Grant Holloway, who eclipsed the 16-year-old world indoor 60m hurdles record at the Villa de Madrid meeting on Wednesday by clocking 7.29 seconds, says his event is sexier than just a regular fast sprint.
“Hurdlers are sprinters with attitudes,” says the American. “Our event is sexier than just a regular fast sprint because we have barriers in our way.”
The world champion has certainly brought excitement to the sprint hurdles in recent years. His freakish all-round ability combined with his potential to dominate his event has created a buzz around Holloway usually only reserved for athletes who go on to become superstars of the sport.
Holloway possesses the foot speed to become a major contender in the flat sprints. In his first ever 60m competition, for example, he ran 6.51 and then reduced that time a few weeks later to 6.50 to win the 2019 NCAA indoor title. And that came just 40 minutes after winning his third successive NCAA indoor crown in the 60m hurdles, equalling the North American record of 7.35.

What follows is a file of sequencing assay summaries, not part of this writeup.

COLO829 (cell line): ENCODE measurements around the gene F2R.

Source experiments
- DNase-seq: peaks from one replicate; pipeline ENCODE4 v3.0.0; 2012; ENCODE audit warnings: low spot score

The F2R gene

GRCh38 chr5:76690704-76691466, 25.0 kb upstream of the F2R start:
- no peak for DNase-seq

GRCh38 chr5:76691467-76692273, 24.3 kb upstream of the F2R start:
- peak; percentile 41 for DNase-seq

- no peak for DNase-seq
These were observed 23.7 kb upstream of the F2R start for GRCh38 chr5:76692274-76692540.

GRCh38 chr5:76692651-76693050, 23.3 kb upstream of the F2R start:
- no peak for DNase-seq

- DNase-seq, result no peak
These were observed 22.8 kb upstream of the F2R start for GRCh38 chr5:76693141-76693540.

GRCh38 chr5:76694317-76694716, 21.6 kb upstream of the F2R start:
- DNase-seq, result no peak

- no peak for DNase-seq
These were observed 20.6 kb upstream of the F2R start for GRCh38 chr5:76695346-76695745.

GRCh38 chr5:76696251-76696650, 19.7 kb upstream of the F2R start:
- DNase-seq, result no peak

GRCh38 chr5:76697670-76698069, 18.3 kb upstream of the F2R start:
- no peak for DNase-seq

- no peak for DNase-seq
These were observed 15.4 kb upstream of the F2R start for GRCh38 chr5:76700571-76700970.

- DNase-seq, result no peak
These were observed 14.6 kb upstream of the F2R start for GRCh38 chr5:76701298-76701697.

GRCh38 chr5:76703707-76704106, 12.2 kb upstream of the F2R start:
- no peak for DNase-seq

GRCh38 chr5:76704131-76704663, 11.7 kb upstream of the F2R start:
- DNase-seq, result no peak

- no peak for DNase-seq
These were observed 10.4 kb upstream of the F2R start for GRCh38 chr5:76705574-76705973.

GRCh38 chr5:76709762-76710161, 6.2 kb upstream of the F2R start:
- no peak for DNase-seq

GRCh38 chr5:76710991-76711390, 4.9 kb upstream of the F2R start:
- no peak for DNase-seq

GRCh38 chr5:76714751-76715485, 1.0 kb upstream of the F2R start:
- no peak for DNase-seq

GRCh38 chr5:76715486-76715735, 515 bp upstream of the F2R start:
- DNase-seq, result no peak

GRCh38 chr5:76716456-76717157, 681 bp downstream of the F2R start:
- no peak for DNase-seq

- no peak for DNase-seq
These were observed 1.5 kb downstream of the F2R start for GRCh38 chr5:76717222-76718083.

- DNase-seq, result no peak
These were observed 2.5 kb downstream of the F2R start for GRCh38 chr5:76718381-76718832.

Holloway has also clocked 20.66 for 200m (and 20.69 for the distance indoors), and produced several sub-44-second splits in 4x400m relays during his time at the University of Florida.
And then there’s his jumping ability. In 2018, aged 20, he sailed out to a wind-assisted 8.32m in the long jump, backing it up with a wind-legal PB of 8.17m. He also jumped 8.05m indoors as a teenager and cleared 2.16m in the high jump at the age of 16.
But Holloway is sticking with the hurdles. “I just love hurdling,” he says. “I’m a fantastic sprinter, but I just enjoy hurdling more.”